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Calculate IRR and show me your math
Old 12-03-2009, 03:08 PM   #1
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Calculate IRR and show me your math

I am going to post a series of numbers, I need to verify I calculate IRR correctly. All this is for my own knowledge and spreadsheet creation.

2006 accounts (in total) had a year end value of $133,861
2007 accounts had a year end value of $163,685
2008 accounts had a year end value of $120,496
2009 accounts have a current value of $186,769

Accounts listed
my 401k my Roth my Rollover wife 401k wife Roth wife Rollover

2007 deposits were $18,913
$8,575 $4,000 $0 $4,338 $2,000 $0

2008 deposits were $27,720
$10,741 $7,351 -$2,351 $6,979 $5,000 $0

2009 deposits were $18,350 (do not have 401k totals as of yet)
$5,850 $4,500 $0 $3,500 $4,500 $0


The money taken OUT of the rollover was converted to a Roth in same year. Zero sum on total return, but needed when I do IRR of each account individually.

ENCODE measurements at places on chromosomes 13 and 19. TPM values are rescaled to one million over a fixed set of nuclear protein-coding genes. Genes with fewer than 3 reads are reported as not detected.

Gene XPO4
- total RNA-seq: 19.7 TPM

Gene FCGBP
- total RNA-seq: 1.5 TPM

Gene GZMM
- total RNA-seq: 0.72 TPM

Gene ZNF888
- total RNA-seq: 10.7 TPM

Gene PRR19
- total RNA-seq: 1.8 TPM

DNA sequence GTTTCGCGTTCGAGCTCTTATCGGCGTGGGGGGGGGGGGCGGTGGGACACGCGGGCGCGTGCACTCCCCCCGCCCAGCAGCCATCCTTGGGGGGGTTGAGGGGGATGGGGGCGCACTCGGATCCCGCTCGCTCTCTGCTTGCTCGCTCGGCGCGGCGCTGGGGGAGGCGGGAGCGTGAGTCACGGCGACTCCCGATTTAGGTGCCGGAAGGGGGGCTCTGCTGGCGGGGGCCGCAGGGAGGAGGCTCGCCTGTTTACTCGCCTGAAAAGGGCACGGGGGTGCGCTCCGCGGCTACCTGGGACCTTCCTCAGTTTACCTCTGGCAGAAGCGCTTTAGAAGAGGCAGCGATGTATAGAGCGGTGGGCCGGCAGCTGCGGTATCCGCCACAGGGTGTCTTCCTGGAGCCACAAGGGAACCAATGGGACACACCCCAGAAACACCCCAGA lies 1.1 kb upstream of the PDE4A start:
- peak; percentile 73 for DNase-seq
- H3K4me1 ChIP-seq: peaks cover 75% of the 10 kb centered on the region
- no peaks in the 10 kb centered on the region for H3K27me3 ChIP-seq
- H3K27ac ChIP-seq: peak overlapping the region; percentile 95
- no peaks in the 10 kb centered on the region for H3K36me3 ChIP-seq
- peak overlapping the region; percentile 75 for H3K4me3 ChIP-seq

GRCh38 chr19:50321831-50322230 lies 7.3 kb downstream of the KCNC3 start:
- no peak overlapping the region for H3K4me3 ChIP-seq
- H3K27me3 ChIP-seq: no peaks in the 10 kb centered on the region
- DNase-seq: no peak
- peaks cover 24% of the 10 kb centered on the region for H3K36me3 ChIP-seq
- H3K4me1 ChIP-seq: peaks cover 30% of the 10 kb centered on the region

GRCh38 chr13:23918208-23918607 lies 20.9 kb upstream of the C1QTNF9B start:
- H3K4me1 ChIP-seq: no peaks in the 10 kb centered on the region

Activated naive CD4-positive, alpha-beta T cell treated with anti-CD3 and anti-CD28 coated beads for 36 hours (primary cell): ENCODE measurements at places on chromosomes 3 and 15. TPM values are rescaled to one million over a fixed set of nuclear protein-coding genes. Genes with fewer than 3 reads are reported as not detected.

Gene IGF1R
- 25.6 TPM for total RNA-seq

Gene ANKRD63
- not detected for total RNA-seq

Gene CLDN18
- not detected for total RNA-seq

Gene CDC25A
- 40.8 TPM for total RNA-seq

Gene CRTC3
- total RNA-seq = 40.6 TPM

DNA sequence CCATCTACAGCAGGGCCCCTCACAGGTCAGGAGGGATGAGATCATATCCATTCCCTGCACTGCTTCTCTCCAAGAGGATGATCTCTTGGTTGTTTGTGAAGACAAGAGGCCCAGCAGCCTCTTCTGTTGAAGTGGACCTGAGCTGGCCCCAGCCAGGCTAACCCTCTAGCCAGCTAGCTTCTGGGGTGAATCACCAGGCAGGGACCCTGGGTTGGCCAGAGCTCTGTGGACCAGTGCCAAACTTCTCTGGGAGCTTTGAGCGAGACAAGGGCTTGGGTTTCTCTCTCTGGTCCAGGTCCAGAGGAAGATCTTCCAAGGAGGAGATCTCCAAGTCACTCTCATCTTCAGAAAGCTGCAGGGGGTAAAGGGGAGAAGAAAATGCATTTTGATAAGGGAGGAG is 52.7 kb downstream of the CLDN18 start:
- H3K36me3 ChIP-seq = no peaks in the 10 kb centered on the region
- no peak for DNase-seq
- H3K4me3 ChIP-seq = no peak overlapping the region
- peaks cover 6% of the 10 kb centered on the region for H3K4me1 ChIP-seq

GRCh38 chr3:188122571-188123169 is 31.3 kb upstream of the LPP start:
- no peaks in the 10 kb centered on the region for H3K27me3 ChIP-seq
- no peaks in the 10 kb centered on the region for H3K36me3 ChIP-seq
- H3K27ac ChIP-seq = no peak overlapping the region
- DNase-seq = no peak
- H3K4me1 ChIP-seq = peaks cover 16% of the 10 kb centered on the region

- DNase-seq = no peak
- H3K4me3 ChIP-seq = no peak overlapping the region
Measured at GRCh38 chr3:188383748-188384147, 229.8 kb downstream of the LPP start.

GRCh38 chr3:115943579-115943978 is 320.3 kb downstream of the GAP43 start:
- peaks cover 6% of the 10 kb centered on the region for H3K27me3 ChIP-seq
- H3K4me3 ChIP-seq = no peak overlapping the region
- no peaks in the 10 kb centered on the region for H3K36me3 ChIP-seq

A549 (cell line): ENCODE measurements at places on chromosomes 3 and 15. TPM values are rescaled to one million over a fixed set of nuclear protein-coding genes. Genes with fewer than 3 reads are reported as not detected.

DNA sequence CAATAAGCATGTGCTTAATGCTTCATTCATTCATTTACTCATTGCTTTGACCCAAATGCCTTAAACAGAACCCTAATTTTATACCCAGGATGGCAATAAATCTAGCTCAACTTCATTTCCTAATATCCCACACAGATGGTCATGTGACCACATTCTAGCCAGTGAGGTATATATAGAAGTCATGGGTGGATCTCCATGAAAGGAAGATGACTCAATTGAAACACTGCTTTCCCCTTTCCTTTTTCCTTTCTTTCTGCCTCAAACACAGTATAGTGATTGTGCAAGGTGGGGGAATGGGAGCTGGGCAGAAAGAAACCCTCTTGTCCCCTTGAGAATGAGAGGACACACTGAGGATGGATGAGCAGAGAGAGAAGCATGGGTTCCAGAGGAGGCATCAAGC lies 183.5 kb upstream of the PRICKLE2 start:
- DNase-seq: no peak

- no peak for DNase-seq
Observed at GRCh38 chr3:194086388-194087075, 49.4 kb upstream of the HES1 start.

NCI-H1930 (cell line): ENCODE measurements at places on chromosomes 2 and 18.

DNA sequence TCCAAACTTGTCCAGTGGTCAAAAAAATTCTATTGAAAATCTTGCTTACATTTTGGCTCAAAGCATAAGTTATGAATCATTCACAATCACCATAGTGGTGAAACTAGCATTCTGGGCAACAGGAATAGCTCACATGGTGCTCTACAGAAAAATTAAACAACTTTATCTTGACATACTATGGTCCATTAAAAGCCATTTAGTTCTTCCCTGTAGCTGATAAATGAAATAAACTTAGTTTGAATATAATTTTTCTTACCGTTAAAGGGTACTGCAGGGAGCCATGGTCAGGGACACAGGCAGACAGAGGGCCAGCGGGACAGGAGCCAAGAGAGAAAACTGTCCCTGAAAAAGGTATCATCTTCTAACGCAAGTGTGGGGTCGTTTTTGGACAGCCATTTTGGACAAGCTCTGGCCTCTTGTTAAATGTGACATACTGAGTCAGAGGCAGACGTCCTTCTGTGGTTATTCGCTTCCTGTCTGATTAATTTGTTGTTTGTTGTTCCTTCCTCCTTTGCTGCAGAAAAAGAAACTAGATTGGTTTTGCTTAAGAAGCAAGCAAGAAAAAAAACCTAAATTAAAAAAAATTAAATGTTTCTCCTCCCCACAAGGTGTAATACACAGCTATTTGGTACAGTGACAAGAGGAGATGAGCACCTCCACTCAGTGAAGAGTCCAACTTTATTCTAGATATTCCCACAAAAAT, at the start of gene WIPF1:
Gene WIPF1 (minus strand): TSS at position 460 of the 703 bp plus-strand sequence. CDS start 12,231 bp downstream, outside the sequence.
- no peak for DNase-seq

Here was my equation for year over year IRR:

[(Current year balance)/(previous year balance+deposits)]-1

here were returns I calculated for overall returns:
2007 7.14%
2008 -37.05%
2009 34.52%

I will then extrapolate same equation for each account (6 total accounts)

I have some follow up questions once I either see error of my ways or get validation the math I have is correct. THX!
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Old 12-03-2009, 03:37 PM   #2
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I think that we need more information. IRR is a time weighted formula so we need to know the exact dates on which all the deposits and withdrawals were made. Also the number for 2009 is probably wrong because IRR can only calculate returns accurately for a period of at least 1 year (unless you extrapolated the 2009 end-of-year value for all your accounts).
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Old 12-03-2009, 03:47 PM   #3
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Your calculations seem mathematically correct. The one inaccuracy I note is that your calculation is correct ASSUMING that ALL of your new money was invested on day one of each new year. That would tend to understate your return a bit as you likely contributed either throughout the year or near the end of the year

FYI...I do a similar computation but I do it on a quarterly basis and then add the four quarter amount to create a closer annual IRR...still a bit off but quite a bit closer. Also, your method gets closer to being accurate as the beginning accopunt balance grows and is much larger than the annual contribution.